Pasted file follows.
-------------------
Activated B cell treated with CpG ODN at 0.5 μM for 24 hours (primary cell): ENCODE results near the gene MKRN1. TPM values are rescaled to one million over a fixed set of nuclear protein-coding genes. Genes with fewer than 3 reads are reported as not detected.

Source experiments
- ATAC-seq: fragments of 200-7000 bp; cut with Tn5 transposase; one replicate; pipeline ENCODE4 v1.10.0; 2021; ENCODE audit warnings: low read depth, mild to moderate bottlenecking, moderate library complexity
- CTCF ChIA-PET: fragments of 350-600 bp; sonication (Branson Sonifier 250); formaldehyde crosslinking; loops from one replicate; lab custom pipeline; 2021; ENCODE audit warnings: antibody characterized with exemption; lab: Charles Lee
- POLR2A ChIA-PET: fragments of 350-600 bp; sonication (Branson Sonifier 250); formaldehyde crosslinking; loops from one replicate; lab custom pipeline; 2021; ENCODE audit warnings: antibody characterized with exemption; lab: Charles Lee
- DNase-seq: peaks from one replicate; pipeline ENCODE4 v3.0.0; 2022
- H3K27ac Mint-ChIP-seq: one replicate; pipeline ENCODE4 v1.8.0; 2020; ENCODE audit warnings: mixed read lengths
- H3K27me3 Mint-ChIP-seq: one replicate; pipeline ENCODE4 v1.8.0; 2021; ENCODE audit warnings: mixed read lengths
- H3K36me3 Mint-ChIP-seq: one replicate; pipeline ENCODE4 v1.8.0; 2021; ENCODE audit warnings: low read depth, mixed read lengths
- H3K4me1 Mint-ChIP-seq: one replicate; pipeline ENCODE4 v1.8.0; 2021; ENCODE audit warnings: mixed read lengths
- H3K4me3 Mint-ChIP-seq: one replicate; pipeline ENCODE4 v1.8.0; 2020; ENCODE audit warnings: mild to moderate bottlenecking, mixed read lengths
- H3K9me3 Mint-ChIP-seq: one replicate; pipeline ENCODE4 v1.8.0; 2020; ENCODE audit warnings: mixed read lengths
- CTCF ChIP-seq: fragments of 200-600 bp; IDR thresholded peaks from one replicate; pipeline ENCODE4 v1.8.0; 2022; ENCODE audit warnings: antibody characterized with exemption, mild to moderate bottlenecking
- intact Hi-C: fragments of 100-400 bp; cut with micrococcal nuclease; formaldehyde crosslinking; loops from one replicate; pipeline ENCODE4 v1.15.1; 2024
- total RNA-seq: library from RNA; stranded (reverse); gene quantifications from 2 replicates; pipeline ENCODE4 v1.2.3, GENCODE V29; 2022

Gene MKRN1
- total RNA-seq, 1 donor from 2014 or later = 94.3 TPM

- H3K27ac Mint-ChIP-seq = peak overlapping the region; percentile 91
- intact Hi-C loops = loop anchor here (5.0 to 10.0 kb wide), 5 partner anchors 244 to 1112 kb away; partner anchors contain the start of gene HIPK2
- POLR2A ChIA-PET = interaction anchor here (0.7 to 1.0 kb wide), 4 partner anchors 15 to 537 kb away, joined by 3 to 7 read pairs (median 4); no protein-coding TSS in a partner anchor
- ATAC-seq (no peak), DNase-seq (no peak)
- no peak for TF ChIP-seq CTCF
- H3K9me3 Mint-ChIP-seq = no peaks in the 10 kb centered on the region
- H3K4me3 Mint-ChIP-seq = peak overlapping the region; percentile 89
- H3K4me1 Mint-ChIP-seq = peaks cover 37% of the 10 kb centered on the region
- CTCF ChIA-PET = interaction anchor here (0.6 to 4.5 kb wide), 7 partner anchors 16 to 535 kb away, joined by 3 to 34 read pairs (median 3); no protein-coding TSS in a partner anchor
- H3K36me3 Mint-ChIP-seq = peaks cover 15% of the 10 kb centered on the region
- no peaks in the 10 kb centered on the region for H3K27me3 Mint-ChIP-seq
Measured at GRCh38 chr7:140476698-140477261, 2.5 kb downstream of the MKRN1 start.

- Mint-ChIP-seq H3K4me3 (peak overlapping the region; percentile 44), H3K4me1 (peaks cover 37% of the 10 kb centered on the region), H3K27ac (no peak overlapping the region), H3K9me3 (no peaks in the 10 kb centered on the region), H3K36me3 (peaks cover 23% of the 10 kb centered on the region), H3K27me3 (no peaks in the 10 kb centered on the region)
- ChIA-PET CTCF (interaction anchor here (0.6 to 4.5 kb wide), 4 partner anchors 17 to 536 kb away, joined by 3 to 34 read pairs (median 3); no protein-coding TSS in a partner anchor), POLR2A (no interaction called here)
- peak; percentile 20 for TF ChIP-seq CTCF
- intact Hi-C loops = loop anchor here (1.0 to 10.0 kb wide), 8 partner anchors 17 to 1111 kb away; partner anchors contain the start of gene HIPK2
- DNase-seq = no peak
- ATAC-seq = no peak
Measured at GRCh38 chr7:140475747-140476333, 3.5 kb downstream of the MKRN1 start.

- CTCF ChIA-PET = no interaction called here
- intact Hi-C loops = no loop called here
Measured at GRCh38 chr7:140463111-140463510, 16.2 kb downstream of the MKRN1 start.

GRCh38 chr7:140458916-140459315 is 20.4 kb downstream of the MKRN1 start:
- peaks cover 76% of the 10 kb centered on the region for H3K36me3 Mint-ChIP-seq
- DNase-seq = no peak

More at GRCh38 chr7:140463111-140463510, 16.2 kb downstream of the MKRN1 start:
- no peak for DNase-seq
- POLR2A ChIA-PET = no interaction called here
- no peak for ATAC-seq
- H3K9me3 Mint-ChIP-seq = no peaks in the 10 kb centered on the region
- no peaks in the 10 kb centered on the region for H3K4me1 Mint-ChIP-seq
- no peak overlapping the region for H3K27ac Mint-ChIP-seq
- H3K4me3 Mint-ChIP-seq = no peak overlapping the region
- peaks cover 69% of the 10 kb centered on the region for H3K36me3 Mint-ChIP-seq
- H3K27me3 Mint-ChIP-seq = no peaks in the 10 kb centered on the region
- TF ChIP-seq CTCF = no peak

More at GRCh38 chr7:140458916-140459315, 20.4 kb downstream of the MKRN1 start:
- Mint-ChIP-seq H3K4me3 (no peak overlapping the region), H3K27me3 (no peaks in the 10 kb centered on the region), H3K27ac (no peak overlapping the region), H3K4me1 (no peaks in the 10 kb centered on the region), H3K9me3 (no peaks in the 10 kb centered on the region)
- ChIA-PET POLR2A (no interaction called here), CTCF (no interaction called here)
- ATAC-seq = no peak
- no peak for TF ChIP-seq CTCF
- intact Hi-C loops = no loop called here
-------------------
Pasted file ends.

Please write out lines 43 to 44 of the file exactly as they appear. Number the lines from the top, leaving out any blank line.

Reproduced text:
More at GRCh38 chr7:140463111-140463510, 16.2 kb downstream of the MKRN1 start:
- no peak for DNase-seq